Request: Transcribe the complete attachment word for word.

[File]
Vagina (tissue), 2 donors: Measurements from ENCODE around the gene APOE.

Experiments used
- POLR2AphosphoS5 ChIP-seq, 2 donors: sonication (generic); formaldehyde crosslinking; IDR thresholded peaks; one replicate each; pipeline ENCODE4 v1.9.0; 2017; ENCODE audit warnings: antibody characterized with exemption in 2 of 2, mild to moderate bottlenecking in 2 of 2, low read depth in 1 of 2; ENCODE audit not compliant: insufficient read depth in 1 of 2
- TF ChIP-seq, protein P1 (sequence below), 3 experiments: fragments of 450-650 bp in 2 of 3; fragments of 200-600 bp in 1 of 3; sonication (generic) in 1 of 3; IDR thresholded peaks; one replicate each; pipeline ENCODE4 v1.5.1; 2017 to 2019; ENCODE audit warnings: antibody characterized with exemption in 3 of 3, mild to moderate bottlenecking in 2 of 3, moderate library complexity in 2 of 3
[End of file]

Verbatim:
Vagina (tissue), 2 donors: Measurements from ENCODE around the gene APOE.

Experiments used
- POLR2AphosphoS5 ChIP-seq, 2 donors: sonication (generic); formaldehyde crosslinking; IDR thresholded peaks; one replicate each; pipeline ENCODE4 v1.9.0; 2017; ENCODE audit warnings: antibody characterized with exemption in 2 of 2, mild to moderate bottlenecking in 2 of 2, low read depth in 1 of 2; ENCODE audit not compliant: insufficient read depth in 1 of 2
- TF ChIP-seq, protein P1 (sequence below), 3 experiments: fragments of 450-650 bp in 2 of 3; fragments of 200-600 bp in 1 of 3; sonication (generic) in 1 of 3; IDR thresholded peaks; one replicate each; pipeline ENCODE4 v1.5.1; 2017 to 2019; ENCODE audit warnings: antibody characterized with exemption in 3 of 3, mild to moderate bottlenecking in 2 of 3, moderate library complexity in 2 of 3